Sentences in English— How to Construct and Understand

Learning the Logic of Natural English Grammar-Part 5

Constructing Sentences — that is what Language is all about.

LIFE, with all its situations, is a source of information for LANGUAGE to construct Sentences. To transfer this information to Language, Life uses three elements:

The 3 (three) most important terms you need to understand to work with the formulas:

MOOD - lives separately from the other two elements. It deals with sentences and classifies an infinite number of them into just three categories:

Imperative mood, Subjunctive mood, Indicative mood.

VOICE - consists of two parts: Active and Passive.

ASPECT - is divided into four categories:

1. Simple, 2. Continuous, 3. Perfect, 4. Perfect Continuous.

VOICE+ASPECT together make up a very special combination in the English language - I call it a Formula.

Voice+Aspect cannot exist without each other and are shown together by the forms of primary verbs.

The Voice + Aspect combination is the core of English grammar. It is this pair that leads us from a Life Situation to one proper formula for a Sentence to describe this Situation.

The route you need to go from Life to Language (= to construct a sentence):

LIFE (= Situation) > 1. (MOOD) > 2. VOICE > 3. ASPECT >>>>> LANGUAGE > > > 4. FORMULA > 5. MOOD = SENTENCE

Where: Mood (Imperative, Subjunctive, Indicative), Voice (Active, Passive), Aspect (Simple, Continuous, Perfect, Perfect Continuous) — none of these terms is a grammar category, they only classify Life Situations into groups, that is to say, on your route from Life to Language, you do not have to use any grammar knowledge or grammar rules until you find the formula appropriate for your sentence.

I. To construct a (= ANY) SENTENCE in English:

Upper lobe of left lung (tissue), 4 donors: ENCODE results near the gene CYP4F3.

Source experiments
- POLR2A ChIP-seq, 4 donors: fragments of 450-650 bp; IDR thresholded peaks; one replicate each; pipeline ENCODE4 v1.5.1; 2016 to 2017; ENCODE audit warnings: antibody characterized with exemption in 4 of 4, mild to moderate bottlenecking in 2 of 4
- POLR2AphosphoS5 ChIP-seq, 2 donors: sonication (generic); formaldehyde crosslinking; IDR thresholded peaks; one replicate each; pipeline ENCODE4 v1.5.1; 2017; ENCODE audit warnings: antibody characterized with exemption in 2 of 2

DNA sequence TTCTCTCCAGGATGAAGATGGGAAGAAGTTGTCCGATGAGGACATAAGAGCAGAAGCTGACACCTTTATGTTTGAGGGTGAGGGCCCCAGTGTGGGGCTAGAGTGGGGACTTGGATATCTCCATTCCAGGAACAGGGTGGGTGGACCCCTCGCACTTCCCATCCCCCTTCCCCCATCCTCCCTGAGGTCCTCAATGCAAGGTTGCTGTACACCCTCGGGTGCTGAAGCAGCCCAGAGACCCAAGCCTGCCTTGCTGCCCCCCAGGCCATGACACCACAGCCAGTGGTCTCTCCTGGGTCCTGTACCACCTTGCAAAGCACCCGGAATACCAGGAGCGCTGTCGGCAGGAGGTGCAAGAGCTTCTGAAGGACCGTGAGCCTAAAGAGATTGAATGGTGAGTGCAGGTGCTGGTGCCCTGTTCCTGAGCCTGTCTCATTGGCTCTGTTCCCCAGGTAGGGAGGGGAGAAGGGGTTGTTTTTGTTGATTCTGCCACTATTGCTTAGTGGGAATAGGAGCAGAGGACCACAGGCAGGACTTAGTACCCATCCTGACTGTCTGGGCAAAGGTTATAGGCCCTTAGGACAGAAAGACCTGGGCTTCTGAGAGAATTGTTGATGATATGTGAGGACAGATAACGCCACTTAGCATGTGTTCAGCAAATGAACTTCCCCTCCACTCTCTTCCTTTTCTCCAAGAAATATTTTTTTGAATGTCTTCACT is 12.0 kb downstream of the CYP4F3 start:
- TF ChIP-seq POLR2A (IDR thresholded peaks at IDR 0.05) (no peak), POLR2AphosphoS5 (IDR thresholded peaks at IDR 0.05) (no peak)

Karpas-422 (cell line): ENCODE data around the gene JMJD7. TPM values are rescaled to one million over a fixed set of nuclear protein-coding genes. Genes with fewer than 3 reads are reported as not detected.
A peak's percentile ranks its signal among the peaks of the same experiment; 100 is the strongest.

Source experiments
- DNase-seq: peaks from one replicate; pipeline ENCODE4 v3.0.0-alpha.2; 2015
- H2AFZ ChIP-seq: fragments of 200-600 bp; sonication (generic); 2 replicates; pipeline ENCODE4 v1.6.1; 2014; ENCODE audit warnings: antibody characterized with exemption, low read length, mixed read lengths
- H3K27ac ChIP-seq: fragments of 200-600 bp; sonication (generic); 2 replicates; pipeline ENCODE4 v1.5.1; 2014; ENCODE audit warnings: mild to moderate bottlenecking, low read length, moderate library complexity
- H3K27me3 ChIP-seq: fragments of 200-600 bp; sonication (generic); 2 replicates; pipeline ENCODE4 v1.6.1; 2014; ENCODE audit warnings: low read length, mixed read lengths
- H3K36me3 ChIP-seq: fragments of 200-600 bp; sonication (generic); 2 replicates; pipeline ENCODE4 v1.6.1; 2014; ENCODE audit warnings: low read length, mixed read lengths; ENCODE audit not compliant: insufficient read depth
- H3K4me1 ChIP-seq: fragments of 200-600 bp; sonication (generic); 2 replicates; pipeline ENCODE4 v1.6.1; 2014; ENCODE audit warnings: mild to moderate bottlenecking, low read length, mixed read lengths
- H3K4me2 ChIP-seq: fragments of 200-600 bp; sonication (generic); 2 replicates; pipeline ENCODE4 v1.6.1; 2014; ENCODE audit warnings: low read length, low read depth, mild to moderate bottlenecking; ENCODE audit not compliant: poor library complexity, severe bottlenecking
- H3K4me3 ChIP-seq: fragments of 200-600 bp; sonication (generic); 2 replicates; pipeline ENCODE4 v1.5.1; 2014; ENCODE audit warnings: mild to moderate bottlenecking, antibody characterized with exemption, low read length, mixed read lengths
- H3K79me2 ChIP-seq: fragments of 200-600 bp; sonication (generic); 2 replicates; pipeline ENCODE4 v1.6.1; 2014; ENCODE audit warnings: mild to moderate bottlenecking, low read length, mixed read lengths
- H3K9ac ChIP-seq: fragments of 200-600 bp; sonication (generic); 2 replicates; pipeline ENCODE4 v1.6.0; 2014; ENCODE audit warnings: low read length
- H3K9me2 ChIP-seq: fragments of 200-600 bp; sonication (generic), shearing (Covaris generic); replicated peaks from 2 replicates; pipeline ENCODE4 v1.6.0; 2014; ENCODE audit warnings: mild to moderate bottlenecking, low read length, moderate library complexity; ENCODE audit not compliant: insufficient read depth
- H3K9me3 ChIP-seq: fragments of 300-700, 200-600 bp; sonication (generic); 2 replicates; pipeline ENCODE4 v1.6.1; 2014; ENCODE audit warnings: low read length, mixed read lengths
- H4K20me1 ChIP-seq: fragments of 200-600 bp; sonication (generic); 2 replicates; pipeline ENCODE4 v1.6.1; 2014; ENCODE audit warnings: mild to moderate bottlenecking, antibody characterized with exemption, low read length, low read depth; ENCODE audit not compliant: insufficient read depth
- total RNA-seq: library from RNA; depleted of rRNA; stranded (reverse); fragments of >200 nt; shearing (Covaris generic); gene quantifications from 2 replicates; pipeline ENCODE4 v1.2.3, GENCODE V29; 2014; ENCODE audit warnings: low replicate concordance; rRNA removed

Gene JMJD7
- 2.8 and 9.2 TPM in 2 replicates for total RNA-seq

1. Decide what Mood (= your attitude to what is being said) your sentence belongs in.
 Note: no grammar knowledge is needed, you only analyze the situation.

Example situation: Suppose your friend and you are on the way to the airport in a taxi with a large sum of money. You are a bit nervous. You notice that there is another car behind you and want to tell your friend about it.

Imperative mood = command, instruction, request.
Subjunctive mood = the situation is imaginary, conditional.
Indicative mood = the situation is neither Imperative nor Subjunctive (the overwhelming majority of situations are Indicative mood).

For the example situation, it is Indicative, too. 
Remember your choice, you will need it for Step 5 (the last one).

When you are going to construct a sentence, you know that you have only eight formulas to work with. Your task is to find the proper one for the situation and connect it to the subject of the sentence.

2. Decide what the Subject of the sentence is.
Note: no grammar knowledge is needed.

You choose to start your sentence “We…” = Subject

3. Choose Voice:
Note: no grammar knowledge is needed, you only analyze the situation.

Active (the subject does the action) or Passive (the subject receives the action)?

In your sentence, the subject “We” is acted upon = Passive. Now you know that the formula you need for your sentence is one of the four Passive formulas.

4. Choose Aspect:
Note: no grammar knowledge is needed, you only analyze the situation.

1. Simple, 2. Continuous, 3. Perfect or 4. Perfect Continuous -?

1. Simple = habitual or repeated actions.
2. Continuous = the action is still in progress.
3. Perfect = emphasizes the fact that the action is complete.
4. Perfect Continuous = the action started some time ago and has continued up until now.

For your situation, it is 2. Continuous >>> Passive Continuous = You have found the formula:

to be being ~~~~~ed/PII
to be + being + Ved/PII

5. Connect the formula to the subject:
Note: it is only at this moment that you start using grammar rules.

The formula is Infinitive (= cannot show time), in your situation time is Present.